In exploring the notion of the individual versus the self, we should notice that in Achebe s Things Fall Apart, a community is very important to the survival of the tribe and the people often work together for the betterment of the tribe. There are also individual aspects in the Ibo society. Each person has his own chi, or personal god.
Present in Okonkwo’s household were the expectations of masculinity that Okonkwo held for his son, Nwoye. In his mind, men and women are two different extremes; men being stronger, tougher and more controlling, while women are meek, thoughtless and easily dominated. In keeping with the Ibo view of female nature, the tribe allowed wife beating. The novel describes two instances when Okonkwo beats his second wife, once when she did not come home to make his meal. He beat her severely and was punished but only because he beat her during the Week of Peace. He beat her again when she referred to him as one of those guns that never shot. When a severe case of wife beating comes before the egwugwu, he found in favor of the wife, but at the end of the trial one of the elders wondered, I don’t know why such a trifle should come before the egwugwu. The husband considers his wife as a property.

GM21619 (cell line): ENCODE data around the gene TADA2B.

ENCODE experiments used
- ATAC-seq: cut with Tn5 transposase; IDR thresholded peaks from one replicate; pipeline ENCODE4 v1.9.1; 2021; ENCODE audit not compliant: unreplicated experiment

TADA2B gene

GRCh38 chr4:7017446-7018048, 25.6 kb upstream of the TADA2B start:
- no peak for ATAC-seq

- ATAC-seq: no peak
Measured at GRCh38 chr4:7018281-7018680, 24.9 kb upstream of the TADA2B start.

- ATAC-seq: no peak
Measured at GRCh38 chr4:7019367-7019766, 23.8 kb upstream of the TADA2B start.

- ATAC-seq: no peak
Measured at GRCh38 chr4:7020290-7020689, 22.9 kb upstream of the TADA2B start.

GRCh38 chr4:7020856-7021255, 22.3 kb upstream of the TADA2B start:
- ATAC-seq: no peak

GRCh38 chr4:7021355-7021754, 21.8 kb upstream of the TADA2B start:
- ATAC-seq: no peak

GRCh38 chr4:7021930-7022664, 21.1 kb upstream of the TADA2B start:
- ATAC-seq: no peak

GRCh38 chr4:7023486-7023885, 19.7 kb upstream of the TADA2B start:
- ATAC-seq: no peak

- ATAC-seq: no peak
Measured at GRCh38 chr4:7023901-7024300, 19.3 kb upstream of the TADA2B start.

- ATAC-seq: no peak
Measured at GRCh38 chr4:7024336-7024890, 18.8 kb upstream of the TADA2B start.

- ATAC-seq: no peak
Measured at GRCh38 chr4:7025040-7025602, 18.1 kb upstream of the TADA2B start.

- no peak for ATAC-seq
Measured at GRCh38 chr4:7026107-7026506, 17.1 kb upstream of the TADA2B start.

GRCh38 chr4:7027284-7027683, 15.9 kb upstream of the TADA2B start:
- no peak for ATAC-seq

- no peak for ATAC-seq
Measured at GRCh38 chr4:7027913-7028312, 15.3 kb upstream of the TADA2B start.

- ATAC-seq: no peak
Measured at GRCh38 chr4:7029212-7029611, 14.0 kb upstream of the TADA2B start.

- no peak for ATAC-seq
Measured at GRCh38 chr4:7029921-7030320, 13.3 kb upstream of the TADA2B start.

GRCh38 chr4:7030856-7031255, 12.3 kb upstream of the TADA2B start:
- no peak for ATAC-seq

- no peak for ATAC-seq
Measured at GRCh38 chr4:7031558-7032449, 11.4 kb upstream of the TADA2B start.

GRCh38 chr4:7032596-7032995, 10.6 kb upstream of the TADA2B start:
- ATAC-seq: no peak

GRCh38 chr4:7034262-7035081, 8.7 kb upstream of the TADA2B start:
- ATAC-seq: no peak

His uncle, Uchendu, noticing Okonkwo’s distress, explains how Okonkwo should view his exile: A man belongs to his fatherland when things are good and life is sweet. But when there is sorrow and bitterness he finds refuge in his motherland. A man has both joy and sorrow in his life and when the bad times come his mother is always there to comfort him. Thus comes the saying Mother is Supreme. Possibly, Umuofia’s degrading treatment of women and wives comes from unconscious fear of, rather than reverence for, the unpredictable. The ending reveals that Okonko had not achieved his goals, but instead, by the end of his life, he had become a failure like his father.
The essay El laberinto de la soledad: Vida y pensamiento de M xico; (The Labyrinth of Solitude: Life and Thought in Mexico, attempts to explain his relationship to the Mexican way of life, in part by exploring the contradiction between the Mexican mask and the historic roots of native Mexican culture.
In his poetry, he used a flow of surrealistic imagery in dealing with metaphysical questions. His most important theme was man’s ability to overcome his existential solitude through erotic love and artistic creativity. The Labyrinth of Solitude , looks at the eternal question of Mexican identity.